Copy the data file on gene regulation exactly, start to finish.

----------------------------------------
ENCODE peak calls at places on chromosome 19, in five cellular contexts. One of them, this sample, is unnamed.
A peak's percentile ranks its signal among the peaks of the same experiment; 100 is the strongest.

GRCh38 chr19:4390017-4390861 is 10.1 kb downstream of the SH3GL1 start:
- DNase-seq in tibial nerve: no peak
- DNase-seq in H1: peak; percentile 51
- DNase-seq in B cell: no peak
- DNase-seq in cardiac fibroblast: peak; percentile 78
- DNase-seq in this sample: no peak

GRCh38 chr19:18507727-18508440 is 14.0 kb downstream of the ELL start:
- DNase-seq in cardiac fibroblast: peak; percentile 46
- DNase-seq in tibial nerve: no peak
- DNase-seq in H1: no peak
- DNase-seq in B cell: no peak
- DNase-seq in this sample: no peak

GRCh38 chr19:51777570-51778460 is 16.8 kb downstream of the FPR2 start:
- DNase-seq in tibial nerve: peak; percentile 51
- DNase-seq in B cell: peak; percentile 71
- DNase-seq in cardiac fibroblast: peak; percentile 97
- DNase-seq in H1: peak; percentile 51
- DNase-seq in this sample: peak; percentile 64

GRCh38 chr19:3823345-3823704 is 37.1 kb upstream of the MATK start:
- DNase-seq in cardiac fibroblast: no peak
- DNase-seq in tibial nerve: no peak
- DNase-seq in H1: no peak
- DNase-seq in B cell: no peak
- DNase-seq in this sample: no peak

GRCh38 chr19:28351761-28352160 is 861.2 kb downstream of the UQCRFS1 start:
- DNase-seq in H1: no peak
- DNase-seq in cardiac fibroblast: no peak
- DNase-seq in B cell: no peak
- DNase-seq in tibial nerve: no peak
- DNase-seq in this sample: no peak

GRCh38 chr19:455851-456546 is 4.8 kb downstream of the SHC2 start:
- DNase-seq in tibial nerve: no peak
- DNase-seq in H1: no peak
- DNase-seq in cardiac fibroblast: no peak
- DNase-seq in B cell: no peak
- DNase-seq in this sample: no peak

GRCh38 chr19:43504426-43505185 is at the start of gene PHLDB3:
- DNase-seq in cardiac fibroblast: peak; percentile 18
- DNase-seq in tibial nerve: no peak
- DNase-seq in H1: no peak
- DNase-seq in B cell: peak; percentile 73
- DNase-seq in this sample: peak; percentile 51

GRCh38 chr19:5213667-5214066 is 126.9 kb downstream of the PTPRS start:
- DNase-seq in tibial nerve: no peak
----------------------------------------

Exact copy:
ENCODE peak calls at places on chromosome 19, in five cellular contexts. One of them, this sample, is unnamed.
A peak's percentile ranks its signal among the peaks of the same experiment; 100 is the strongest.

GRCh38 chr19:4390017-4390861 is 10.1 kb downstream of the SH3GL1 start:
- DNase-seq in tibial nerve: no peak
- DNase-seq in H1: peak; percentile 51
- DNase-seq in B cell: no peak
- DNase-seq in cardiac fibroblast: peak; percentile 78
- DNase-seq in this sample: no peak

GRCh38 chr19:18507727-18508440 is 14.0 kb downstream of the ELL start:
- DNase-seq in cardiac fibroblast: peak; percentile 46
- DNase-seq in tibial nerve: no peak
- DNase-seq in H1: no peak
- DNase-seq in B cell: no peak
- DNase-seq in this sample: no peak

GRCh38 chr19:51777570-51778460 is 16.8 kb downstream of the FPR2 start:
- DNase-seq in tibial nerve: peak; percentile 51
- DNase-seq in B cell: peak; percentile 71
- DNase-seq in cardiac fibroblast: peak; percentile 97
- DNase-seq in H1: peak; percentile 51
- DNase-seq in this sample: peak; percentile 64

GRCh38 chr19:3823345-3823704 is 37.1 kb upstream of the MATK start:
- DNase-seq in cardiac fibroblast: no peak
- DNase-seq in tibial nerve: no peak
- DNase-seq in H1: no peak
- DNase-seq in B cell: no peak
- DNase-seq in this sample: no peak

GRCh38 chr19:28351761-28352160 is 861.2 kb downstream of the UQCRFS1 start:
- DNase-seq in H1: no peak
- DNase-seq in cardiac fibroblast: no peak
- DNase-seq in B cell: no peak
- DNase-seq in tibial nerve: no peak
- DNase-seq in this sample: no peak

GRCh38 chr19:455851-456546 is 4.8 kb downstream of the SHC2 start:
- DNase-seq in tibial nerve: no peak
- DNase-seq in H1: no peak
- DNase-seq in cardiac fibroblast: no peak
- DNase-seq in B cell: no peak
- DNase-seq in this sample: no peak

GRCh38 chr19:43504426-43505185 is at the start of gene PHLDB3:
- DNase-seq in cardiac fibroblast: peak; percentile 18
- DNase-seq in tibial nerve: no peak
- DNase-seq in H1: no peak
- DNase-seq in B cell: peak; percentile 73
- DNase-seq in this sample: peak; percentile 51

GRCh38 chr19:5213667-5214066 is 126.9 kb downstream of the PTPRS start:
- DNase-seq in tibial nerve: no peak